29. Jacquey AB, Cacace M, Blocher G (2017) Modelling coupled fluid flow and heat transfer in fractured reservoir; description of a 3D benchmark numerical case. Energy Procedia 125:612–621

    Google Scholar 

  30. Ji S, Suruwatari K (1998) A revised model for the relationship between joint spacing and layer thickness. J Struct Geol 20:1495–1508

    Google Scholar 

  31. Ji S, Zhu Z, Wang Z (1998) Relationship between joint spacing and bed thickness in sedimentary rocks: effect of interbed slip. Geol Mag 135:637–655

    Google Scholar 

  32. Johansson F (2016) Influence of scale and matedness on the peak shear strength of fresh, unweathered rock joints. Int J Rock Mech Min Sci 82:36–47.

    Article  Google Scholar 

  33. Johansson F, Stille H (2014) A conceptual model for the peak shear strength of fresh and unweathered rock joints. Int J Rock Mech Min Sci 69:31–38.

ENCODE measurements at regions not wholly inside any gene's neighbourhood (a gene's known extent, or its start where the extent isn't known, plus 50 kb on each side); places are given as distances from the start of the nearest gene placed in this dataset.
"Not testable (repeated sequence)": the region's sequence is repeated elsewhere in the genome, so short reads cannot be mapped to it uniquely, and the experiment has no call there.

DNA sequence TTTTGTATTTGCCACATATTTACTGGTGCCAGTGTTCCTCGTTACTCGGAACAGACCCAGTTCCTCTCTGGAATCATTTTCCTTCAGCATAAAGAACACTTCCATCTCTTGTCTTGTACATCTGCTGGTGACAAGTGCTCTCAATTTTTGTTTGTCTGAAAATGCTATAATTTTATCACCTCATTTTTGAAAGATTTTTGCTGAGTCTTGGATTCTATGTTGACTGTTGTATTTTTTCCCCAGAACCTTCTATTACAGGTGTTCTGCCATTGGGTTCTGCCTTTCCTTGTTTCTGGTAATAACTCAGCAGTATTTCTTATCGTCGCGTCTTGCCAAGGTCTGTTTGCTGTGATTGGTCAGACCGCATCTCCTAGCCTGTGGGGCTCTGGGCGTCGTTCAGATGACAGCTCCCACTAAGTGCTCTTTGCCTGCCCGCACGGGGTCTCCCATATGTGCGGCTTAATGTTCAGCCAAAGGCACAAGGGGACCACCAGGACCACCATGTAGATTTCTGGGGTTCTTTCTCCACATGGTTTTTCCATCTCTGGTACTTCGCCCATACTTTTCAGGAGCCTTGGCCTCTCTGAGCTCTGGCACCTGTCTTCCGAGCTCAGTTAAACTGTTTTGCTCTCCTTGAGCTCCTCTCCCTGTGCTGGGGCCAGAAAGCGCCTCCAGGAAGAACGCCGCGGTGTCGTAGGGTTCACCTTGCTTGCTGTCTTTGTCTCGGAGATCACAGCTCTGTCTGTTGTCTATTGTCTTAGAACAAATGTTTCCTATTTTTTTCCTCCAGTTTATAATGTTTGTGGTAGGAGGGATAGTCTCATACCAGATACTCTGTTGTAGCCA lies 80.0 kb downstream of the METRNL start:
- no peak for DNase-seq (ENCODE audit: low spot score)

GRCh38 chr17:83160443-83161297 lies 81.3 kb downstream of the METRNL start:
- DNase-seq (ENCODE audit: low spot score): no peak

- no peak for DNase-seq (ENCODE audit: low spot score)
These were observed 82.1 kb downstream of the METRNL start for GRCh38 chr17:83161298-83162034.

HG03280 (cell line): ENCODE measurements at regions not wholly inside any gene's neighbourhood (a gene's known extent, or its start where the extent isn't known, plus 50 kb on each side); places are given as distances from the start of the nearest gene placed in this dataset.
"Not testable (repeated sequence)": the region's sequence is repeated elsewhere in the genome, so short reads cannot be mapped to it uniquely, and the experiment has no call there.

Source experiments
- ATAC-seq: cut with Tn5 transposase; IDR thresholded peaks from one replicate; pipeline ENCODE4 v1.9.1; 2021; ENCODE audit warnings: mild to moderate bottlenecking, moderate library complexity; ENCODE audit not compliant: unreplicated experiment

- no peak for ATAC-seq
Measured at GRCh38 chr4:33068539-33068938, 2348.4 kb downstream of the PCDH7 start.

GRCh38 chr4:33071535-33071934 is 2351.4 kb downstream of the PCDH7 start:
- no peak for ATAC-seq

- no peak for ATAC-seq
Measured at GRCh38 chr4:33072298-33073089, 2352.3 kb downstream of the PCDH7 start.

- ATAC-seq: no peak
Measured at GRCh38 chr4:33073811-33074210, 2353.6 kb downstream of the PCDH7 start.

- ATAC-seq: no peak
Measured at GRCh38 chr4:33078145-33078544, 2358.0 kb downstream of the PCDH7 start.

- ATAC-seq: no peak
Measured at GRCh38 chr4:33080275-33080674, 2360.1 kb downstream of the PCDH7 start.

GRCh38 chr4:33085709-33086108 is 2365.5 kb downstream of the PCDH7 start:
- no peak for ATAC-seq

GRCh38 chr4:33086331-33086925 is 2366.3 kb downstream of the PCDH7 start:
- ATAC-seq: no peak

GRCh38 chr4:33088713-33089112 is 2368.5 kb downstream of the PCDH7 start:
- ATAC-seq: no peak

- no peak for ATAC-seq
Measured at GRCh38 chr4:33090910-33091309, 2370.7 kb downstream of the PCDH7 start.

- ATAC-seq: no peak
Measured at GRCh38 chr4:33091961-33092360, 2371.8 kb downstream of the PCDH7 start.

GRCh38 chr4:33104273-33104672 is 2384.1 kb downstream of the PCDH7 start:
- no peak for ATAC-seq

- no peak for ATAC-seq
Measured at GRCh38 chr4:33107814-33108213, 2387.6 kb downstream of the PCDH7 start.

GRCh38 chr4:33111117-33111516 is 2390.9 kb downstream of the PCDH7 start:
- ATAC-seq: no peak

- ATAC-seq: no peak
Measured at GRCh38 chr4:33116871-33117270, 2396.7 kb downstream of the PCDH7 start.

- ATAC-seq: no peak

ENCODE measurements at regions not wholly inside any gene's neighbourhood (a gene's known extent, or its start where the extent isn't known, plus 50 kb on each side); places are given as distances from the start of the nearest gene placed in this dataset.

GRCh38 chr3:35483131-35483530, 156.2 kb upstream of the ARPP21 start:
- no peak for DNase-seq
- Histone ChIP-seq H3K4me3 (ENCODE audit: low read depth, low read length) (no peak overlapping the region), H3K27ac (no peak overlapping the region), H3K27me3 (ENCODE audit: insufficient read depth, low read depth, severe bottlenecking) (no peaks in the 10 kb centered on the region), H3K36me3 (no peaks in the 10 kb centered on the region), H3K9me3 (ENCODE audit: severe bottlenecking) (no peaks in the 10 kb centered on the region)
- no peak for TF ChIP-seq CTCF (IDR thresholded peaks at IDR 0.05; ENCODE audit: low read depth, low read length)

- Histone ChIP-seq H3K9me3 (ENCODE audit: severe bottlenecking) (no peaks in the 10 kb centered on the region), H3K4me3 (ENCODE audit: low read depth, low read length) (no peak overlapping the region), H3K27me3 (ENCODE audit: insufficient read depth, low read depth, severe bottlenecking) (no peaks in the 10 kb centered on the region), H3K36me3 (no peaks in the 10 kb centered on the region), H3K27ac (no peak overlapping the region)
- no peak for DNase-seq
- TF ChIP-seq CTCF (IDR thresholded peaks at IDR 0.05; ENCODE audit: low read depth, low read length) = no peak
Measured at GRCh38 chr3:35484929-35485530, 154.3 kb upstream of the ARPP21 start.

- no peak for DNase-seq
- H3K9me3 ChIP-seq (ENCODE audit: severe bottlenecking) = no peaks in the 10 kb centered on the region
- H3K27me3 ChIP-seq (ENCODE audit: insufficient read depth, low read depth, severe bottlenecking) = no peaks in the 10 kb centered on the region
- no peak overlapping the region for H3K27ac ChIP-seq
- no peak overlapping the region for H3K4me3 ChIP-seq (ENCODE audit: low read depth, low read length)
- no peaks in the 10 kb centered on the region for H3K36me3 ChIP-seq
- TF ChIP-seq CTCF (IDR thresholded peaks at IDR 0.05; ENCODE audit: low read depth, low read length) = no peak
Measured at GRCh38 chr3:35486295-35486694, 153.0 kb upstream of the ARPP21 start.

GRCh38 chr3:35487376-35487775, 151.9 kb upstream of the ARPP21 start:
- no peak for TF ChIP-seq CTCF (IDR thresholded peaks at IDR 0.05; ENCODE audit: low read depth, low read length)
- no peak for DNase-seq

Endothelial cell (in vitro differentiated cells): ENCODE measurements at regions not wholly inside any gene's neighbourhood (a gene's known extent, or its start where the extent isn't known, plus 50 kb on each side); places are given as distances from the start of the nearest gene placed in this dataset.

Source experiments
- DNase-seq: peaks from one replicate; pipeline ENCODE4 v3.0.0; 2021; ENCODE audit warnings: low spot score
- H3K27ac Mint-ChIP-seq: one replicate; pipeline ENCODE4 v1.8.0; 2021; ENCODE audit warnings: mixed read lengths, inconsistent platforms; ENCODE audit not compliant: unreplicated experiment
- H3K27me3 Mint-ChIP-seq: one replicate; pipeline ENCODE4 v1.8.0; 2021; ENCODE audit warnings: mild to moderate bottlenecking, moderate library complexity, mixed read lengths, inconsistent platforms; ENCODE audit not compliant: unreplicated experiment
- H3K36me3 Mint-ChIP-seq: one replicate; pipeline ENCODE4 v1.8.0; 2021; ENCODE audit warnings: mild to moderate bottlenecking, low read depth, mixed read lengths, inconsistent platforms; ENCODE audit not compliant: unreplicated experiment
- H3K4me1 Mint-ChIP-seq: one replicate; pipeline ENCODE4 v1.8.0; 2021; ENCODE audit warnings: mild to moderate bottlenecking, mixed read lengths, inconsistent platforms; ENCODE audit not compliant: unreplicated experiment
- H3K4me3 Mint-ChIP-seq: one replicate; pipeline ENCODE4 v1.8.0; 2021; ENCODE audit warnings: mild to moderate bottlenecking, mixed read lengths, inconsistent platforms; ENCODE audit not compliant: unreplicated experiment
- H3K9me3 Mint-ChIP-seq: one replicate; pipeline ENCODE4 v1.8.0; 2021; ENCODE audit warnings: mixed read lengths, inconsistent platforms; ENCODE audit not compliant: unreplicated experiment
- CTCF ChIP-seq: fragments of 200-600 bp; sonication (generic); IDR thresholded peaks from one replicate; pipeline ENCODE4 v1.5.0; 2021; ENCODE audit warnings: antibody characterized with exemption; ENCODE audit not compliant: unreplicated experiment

Article  Google Scholar 

  34. Kachanov, M. 1980. Continuum model of medium cracks. Journal of the Engineering Mechanics Division. ASCE, Vol. 106, No. EM5. Proc. Paper 15750, October 1980, 1039–1051

  35. Kachanov M (1982a) Microcrack model of rock inelasticity. Part I: frictional sliding on pre-existing microcracks. Mech Mater 1:19–27

    Google Scholar 

  36. Kachanov M (1982b) Microcrack model of rock inelasticity. Part II: propagation of microcracks. Mech Mater 1:29–41

    Google Scholar 

  37. Kachanov M (1982c) Microcrack model of rock inelasticity. Part III: time-dependent growth of microcracks (stress corrosion cracking). Mech Mater 1:123–129

    Google Scholar 

  38. Kachanov M, Montagut ELE, Laures JP (1990) Mechanics of crack – microcrack interactions. Mech Mater 10:59–71

    Google Scholar